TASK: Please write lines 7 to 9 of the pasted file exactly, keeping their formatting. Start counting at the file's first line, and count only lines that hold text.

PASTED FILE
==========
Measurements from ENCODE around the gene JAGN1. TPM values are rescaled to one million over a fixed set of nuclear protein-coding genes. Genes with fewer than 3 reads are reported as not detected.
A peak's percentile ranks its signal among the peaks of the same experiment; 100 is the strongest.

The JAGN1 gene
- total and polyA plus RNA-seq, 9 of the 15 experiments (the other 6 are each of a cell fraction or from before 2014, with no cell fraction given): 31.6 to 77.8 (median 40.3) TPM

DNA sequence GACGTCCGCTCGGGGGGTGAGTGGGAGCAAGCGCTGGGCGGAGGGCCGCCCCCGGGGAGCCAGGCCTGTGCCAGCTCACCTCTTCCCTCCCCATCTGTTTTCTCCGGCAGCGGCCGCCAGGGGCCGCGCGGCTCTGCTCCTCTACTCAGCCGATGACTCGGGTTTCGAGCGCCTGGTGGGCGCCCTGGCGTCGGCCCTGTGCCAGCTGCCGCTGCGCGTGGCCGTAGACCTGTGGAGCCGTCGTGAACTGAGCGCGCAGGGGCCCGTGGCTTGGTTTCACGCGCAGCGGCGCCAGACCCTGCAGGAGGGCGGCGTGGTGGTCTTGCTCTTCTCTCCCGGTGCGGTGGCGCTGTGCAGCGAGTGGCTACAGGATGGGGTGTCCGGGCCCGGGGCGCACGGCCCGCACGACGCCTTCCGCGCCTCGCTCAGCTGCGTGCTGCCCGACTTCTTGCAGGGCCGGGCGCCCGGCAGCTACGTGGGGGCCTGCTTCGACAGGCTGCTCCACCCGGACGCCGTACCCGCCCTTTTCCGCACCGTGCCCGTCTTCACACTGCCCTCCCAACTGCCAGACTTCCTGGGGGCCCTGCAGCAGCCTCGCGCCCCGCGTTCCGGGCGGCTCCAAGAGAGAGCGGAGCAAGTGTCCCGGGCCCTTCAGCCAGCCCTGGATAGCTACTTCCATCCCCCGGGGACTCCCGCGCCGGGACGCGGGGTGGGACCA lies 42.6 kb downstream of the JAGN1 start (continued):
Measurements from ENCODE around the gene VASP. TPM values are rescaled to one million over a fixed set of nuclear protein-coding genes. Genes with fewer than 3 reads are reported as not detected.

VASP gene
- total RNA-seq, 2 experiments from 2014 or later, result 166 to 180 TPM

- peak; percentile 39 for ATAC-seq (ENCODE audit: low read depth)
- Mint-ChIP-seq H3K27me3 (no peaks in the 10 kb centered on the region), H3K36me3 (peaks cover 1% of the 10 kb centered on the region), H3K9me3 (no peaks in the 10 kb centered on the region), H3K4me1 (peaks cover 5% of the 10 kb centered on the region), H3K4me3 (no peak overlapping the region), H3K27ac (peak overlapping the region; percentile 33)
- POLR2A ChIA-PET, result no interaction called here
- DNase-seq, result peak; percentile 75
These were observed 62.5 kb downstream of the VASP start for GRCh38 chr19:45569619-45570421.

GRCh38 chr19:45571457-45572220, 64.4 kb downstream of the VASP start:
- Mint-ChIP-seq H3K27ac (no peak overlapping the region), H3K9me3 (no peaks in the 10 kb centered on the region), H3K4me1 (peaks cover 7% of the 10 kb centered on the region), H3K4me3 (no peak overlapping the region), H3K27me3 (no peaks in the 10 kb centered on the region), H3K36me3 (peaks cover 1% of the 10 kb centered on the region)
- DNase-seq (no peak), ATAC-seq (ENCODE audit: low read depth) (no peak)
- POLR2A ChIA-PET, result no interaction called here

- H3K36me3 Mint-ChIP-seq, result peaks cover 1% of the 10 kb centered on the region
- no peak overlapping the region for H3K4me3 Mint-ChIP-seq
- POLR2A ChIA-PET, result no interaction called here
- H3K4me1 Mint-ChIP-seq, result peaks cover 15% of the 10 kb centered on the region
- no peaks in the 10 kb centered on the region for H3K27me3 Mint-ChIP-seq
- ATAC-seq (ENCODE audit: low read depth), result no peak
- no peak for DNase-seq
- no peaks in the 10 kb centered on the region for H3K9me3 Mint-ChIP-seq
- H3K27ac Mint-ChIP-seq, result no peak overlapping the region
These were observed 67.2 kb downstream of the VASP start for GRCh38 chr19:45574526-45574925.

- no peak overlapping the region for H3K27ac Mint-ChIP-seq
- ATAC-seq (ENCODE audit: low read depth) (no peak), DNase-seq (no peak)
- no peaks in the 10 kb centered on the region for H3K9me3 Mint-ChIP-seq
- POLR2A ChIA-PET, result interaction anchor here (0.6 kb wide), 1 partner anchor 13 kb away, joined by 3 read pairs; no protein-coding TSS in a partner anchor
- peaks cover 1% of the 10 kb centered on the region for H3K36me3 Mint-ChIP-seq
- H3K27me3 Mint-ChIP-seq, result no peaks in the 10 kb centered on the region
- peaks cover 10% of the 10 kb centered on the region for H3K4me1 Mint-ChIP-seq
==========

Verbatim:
VASP gene
- total RNA-seq, 2 experiments from 2014 or later, result 166 to 180 TPM

- peak; percentile 39 for ATAC-seq (ENCODE audit: low read depth)